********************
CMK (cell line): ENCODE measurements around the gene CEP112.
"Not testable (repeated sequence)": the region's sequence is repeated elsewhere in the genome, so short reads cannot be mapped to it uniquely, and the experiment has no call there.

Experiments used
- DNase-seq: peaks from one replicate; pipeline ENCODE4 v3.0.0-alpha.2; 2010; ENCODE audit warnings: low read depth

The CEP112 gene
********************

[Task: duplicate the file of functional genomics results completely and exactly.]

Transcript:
CMK (cell line): ENCODE measurements around the gene CEP112.
"Not testable (repeated sequence)": the region's sequence is repeated elsewhere in the genome, so short reads cannot be mapped to it uniquely, and the experiment has no call there.

Experiments used
- DNase-seq: peaks from one replicate; pipeline ENCODE4 v3.0.0-alpha.2; 2010; ENCODE audit warnings: low read depth

The CEP112 gene